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10 Barriers To Recovery From Lyme DiseaseWelcome to week five of my 10-week series, 10 Barriers To Recovery From Lyme Disease.  Today’s barrier is adrenal health.

The adrenals are the stress-management centers of the body. They’re so tiny – pea-size – and sit upon the kidneys. But boy oh boy do they take the hit for everything going on in our bodies. Any stressor on the body can impact adrenal function – physical stressors such as pain, inflammation, infection and lack of sleep; emotional stressors such as family dynamics, worry, financial burdens; nutritional stressors such as poor dietary choices (more on that later); and even “good” stressors such as too much exercise. All of these things take their toll.

Given that many Lyme patients have been ill for many years, it makes sense that the adrenal glands can really be struggling. Adrenal fatigue can manifest in many ways – but the most common is profound, unrelenting exhaustion. Others include low immune function, poor sleep quality, lack of ability to heal, and poor detoxification. Adrenal fatigue also impacts metabolism leading to weight gain. Oh yes, and foggy brain can come from adrenal fatigue also.

There are 3 stages in what we call the chronic stress response. In the first stage, cortisol – our main adrenal hormone – is actually elevated. This is a compensatory mechanism, and a quite normal one. Theoretically, when there’s a stress on the body, the adrenals pump out more cortisol to help us to deal with it. Think of the bear jumping out from behind the tree, or maybe more realistically for us, a near-miss car accident – cortisol helps us to react and respond. This could potentially be life-saving. But the system was designed for short-term stressors, not long prolonged ones such as chronic illness. When the stress becomes ongoing, the adrenals will try to continue to produce more cortisol but over time it will not be able to keep that up, and levels will fall … and fall … and fall … until eventually they’re way below normal and this is what we call stage 3 adrenal exhaustion.

Did you also know that the adrenals produce reproductive hormones such as estrogen, progesterone and testosterone? Many Lyme patients have their hormone levels all whacked out, and this may be partially due to adrenal dysfunction. Therefore while testing reproductive hormones and supplementing when low can be sensible, the problem with the adrenals needs to be addressed to get profound and ongoing benefit.

Once again, all labs offer cortisol testing, but many just a single sample via bloodwork. This can provide some good information, but has limitations. My favorite test is a saliva test that measures four different samples – morning, noon, afternoon and night. This is better because some people have normal levels in the morning, but mid-afternoon levels have crashed (along with their energy). Some people are low in the morning but recover throughout the day. Some are low in the morning but elevated at night, which might give a clue into sleep problems.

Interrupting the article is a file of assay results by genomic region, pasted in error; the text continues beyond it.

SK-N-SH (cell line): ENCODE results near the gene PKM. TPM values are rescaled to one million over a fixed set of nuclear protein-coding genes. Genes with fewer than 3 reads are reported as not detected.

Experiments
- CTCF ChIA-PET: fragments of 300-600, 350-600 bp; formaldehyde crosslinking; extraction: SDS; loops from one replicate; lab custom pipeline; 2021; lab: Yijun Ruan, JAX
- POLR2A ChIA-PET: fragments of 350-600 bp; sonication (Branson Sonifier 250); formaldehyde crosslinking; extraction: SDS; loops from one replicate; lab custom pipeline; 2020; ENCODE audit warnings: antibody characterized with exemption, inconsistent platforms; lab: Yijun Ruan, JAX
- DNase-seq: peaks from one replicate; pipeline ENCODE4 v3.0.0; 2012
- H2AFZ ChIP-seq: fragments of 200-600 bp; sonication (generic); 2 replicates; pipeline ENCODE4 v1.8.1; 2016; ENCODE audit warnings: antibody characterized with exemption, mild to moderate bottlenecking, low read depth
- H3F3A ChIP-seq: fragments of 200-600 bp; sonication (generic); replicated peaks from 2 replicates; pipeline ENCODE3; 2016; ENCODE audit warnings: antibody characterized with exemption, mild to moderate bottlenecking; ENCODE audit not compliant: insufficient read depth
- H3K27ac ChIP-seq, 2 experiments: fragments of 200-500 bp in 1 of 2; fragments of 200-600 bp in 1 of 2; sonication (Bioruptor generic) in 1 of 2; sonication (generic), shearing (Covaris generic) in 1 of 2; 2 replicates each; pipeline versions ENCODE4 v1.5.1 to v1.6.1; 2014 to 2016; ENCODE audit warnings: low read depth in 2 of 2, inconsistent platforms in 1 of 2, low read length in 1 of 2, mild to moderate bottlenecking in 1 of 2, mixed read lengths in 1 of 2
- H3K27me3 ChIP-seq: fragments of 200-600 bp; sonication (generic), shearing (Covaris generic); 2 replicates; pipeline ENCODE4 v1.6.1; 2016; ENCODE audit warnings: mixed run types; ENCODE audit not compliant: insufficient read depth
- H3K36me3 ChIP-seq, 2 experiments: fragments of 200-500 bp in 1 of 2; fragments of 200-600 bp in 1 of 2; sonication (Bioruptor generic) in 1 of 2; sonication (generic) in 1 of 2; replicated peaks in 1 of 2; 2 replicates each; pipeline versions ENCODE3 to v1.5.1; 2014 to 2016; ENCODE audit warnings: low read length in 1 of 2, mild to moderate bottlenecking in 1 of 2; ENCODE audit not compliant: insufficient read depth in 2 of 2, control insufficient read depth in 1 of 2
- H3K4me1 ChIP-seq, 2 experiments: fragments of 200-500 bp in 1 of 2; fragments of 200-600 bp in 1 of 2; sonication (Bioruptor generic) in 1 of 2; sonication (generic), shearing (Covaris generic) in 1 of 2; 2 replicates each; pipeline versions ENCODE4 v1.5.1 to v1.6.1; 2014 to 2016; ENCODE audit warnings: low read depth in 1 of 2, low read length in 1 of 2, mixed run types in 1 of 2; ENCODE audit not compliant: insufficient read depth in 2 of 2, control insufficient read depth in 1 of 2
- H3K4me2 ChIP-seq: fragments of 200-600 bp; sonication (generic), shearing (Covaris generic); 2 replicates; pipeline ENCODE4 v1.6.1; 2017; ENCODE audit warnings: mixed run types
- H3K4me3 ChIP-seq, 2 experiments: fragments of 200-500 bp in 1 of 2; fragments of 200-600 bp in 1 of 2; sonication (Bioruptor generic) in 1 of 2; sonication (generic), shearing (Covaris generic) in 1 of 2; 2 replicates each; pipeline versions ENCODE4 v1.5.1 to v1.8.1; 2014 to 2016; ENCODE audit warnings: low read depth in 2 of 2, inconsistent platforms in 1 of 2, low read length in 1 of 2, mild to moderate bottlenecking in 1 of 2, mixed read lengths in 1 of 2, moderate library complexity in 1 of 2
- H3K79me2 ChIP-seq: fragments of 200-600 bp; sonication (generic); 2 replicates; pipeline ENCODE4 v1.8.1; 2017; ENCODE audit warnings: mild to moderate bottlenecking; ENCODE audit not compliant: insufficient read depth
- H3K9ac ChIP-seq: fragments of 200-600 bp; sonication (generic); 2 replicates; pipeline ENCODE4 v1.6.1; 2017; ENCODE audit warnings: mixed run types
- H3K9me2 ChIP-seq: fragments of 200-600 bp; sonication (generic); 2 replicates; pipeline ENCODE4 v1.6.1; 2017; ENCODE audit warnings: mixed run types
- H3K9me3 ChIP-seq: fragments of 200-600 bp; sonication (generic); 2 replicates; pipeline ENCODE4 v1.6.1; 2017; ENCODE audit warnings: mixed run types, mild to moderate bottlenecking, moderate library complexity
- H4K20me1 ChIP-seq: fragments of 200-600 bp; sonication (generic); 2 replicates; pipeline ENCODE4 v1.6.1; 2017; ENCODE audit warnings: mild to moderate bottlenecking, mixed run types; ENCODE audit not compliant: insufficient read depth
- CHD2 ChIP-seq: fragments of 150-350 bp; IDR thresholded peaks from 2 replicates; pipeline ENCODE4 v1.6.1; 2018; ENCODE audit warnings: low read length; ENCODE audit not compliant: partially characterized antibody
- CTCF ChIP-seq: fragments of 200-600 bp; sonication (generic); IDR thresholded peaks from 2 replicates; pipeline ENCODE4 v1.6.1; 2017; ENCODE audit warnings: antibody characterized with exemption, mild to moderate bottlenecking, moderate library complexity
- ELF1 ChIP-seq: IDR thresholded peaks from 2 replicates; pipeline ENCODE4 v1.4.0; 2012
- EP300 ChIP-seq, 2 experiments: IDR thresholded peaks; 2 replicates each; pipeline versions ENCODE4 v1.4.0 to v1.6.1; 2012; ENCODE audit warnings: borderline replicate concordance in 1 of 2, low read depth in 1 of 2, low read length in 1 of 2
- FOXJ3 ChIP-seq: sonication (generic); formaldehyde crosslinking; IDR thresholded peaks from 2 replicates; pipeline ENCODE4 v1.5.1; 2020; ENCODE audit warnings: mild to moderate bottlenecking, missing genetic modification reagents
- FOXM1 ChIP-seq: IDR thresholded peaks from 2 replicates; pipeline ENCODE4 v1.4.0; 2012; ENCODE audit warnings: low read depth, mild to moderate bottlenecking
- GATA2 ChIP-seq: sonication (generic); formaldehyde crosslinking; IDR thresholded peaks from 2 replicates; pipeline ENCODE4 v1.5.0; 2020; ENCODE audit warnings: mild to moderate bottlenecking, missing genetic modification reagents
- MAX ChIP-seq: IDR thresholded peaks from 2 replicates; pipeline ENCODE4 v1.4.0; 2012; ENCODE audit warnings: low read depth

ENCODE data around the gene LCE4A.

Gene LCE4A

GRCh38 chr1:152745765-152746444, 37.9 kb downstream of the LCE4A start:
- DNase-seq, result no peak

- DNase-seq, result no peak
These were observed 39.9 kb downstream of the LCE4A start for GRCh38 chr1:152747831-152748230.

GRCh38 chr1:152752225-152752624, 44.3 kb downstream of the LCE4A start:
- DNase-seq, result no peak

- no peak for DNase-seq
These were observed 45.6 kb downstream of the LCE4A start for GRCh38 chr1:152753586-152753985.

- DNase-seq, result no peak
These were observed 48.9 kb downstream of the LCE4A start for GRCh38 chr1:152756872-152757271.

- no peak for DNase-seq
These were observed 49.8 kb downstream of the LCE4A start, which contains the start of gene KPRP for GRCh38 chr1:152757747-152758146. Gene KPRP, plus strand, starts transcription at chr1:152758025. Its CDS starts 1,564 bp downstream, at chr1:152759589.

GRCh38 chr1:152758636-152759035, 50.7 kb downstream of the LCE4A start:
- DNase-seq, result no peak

There are lots of adrenal support nutrients and herbs. Vitamins C, B5 and B6 are very helpful, along with balancing herbs such as rhodiola and ashwaghanda. Adrenal hormone precursors such as DHEA and pregnenolone can provide building blocks that the body can use to produce more cortisol. Siberian and Korean ginseng can be a little more stimulating, which licorice root can help rebuild the adrenals when cortisol is really low. I prefer to use natural treatments taken over time to address adrenal fatigue, but in some patients where cortisol seems to have packed up and gone on vacation, I might use a little hydrocortisone to prop the body up until it returns. High cortisol, although less common, can benefit from those balancing herbs also, along with phosphytidylserine, a compound shown to lower excessive cortisol.

Getting your adrenals tested and giving them some support will give your body a big boost and help you in your recovery from Lyme disease.  It is also important for post-treatment maintenance – I have had a few patients now who experienced a return of symptoms about a year after they had gone into remission.  They were terrified that it was their Lyme coming back, but it was actually adrenal fatigue, and when corrected, they returned to good health.